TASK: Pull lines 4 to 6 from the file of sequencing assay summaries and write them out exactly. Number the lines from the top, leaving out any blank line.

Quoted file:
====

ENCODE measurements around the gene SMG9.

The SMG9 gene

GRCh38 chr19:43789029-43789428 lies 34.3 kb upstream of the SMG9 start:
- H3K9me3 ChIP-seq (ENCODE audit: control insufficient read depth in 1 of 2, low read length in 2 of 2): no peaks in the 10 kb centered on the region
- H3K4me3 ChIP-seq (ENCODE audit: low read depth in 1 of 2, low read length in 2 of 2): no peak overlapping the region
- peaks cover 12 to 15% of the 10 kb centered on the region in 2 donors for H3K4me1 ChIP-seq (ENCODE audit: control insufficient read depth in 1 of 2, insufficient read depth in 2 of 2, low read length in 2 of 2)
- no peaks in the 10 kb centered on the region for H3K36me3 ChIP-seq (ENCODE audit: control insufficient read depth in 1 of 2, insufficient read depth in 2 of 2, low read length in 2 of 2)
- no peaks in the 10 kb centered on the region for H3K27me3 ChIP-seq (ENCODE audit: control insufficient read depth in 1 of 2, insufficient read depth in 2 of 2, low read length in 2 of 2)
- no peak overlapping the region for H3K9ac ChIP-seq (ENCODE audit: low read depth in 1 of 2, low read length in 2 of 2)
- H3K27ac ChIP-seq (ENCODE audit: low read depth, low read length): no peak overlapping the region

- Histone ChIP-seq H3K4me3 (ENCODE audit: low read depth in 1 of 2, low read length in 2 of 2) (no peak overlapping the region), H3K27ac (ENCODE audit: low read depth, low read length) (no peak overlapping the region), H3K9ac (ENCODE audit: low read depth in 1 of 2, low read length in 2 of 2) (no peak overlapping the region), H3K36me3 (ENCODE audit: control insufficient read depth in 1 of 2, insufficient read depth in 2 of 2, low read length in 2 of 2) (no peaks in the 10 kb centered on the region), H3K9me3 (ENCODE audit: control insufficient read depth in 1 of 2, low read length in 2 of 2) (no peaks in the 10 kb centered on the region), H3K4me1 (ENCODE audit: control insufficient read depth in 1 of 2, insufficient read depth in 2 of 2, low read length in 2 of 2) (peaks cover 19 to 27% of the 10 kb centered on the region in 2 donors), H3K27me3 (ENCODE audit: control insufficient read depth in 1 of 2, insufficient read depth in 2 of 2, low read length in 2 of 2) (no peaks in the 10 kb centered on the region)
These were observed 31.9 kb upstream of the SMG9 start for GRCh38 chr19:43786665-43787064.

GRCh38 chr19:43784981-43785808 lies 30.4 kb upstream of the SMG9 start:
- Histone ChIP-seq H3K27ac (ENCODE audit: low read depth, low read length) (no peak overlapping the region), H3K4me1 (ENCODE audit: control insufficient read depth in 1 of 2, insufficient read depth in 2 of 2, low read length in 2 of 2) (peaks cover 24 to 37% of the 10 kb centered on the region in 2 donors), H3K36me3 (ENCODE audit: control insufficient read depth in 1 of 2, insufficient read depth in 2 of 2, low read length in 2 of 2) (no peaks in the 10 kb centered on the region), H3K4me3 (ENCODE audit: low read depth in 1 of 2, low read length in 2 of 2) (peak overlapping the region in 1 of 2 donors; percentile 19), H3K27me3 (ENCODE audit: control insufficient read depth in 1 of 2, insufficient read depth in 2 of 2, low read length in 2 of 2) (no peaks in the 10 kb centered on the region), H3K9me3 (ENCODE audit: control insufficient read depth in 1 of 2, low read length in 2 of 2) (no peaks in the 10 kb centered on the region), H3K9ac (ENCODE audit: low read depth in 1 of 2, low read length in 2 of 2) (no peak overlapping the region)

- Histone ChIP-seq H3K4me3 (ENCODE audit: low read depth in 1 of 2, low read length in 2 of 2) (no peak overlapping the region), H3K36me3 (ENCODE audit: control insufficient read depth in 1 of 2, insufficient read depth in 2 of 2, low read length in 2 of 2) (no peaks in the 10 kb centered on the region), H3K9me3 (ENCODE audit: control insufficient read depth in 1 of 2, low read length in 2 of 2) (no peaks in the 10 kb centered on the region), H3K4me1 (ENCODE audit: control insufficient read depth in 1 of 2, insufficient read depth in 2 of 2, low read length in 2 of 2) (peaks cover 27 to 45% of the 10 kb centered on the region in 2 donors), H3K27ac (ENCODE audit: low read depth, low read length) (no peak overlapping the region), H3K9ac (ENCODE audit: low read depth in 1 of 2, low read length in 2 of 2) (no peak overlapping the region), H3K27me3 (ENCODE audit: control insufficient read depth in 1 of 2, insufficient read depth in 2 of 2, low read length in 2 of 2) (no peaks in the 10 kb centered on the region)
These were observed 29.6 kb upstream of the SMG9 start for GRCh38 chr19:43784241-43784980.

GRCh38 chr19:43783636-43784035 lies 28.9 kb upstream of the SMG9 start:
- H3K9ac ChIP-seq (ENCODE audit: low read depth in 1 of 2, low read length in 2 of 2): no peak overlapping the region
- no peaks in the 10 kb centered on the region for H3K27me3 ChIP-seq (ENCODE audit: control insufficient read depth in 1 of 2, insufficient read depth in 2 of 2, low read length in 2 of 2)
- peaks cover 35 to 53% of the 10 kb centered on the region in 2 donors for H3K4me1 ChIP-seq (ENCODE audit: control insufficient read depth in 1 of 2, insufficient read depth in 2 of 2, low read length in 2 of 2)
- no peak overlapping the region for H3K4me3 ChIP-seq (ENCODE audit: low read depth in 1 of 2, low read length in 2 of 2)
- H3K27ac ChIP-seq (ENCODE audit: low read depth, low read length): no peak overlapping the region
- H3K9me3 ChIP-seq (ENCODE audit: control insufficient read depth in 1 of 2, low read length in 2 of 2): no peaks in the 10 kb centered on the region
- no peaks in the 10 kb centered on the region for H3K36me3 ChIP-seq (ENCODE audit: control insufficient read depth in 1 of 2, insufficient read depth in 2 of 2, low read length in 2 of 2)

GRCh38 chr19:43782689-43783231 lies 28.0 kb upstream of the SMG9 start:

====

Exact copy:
- H3K9me3 ChIP-seq (ENCODE audit: control insufficient read depth in 1 of 2, low read length in 2 of 2): no peaks in the 10 kb centered on the region
- H3K4me3 ChIP-seq (ENCODE audit: low read depth in 1 of 2, low read length in 2 of 2): no peak overlapping the region
- peaks cover 12 to 15% of the 10 kb centered on the region in 2 donors for H3K4me1 ChIP-seq (ENCODE audit: control insufficient read depth in 1 of 2, insufficient read depth in 2 of 2, low read length in 2 of 2)